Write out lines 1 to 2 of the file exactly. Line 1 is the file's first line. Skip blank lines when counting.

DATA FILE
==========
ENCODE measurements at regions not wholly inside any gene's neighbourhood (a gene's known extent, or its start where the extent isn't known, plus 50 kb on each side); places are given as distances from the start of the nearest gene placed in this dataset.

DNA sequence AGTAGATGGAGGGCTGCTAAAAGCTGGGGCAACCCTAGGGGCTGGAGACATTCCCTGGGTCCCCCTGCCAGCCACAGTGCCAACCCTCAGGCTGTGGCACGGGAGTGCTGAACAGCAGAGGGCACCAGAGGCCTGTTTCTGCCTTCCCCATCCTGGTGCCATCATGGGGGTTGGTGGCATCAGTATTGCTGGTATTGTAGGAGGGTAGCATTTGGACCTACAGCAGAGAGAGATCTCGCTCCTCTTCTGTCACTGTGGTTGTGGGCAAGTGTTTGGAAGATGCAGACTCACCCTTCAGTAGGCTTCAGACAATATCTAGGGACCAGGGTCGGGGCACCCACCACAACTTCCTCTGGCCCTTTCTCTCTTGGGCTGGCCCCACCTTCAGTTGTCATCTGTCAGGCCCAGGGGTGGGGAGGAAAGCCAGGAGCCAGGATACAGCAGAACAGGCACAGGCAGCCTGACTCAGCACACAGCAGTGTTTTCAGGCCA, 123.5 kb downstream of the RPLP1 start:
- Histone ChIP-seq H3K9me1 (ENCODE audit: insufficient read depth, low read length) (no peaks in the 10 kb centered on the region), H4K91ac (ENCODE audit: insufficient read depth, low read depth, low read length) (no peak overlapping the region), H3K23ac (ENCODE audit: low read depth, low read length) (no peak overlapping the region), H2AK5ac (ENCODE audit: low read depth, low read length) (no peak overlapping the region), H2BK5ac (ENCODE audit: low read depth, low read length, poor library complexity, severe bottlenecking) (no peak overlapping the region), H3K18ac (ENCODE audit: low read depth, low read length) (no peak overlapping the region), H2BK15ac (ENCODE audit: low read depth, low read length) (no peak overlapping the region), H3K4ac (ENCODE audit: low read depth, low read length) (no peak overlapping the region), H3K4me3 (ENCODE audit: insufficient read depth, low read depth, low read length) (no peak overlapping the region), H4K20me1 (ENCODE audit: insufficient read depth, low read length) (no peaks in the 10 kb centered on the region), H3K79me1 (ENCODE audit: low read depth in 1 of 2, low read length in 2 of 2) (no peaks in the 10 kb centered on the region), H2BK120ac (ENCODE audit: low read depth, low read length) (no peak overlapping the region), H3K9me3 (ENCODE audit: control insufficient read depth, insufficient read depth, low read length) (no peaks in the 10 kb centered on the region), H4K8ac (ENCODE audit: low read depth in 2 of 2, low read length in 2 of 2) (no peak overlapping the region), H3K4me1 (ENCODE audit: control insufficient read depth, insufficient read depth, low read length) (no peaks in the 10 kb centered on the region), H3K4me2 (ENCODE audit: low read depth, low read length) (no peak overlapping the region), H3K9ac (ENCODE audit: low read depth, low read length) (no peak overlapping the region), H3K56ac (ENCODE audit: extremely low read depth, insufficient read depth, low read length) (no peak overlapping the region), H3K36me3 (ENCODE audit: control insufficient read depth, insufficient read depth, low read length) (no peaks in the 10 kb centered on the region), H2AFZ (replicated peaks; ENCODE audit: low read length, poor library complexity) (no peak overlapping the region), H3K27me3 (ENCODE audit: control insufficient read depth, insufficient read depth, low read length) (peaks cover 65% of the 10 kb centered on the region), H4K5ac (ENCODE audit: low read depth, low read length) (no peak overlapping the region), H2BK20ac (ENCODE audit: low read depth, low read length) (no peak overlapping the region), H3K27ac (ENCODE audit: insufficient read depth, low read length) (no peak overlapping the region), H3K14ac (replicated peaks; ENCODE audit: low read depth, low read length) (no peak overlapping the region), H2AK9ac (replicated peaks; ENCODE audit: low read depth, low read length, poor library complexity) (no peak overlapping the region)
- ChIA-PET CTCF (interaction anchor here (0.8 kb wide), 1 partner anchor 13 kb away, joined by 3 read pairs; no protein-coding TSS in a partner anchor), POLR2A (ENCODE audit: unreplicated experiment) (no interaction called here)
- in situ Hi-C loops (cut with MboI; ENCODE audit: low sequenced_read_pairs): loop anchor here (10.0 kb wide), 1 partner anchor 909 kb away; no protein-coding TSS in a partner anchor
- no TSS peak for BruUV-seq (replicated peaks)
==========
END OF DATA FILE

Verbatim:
ENCODE measurements at regions not wholly inside any gene's neighbourhood (a gene's known extent, or its start where the extent isn't known, plus 50 kb on each side); places are given as distances from the start of the nearest gene placed in this dataset.

DNA sequence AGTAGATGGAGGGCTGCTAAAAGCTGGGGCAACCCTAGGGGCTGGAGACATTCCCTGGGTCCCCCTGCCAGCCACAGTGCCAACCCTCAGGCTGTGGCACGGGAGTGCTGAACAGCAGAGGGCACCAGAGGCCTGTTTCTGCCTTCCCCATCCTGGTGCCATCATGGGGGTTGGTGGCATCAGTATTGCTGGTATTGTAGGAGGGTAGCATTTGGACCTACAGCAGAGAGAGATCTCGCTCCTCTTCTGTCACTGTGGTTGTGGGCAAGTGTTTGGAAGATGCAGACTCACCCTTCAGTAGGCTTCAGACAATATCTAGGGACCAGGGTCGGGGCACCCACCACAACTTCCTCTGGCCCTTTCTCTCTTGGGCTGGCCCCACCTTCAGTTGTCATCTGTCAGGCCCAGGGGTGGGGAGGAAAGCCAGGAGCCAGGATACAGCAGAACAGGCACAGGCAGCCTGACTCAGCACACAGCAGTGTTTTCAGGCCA, 123.5 kb downstream of the RPLP1 start: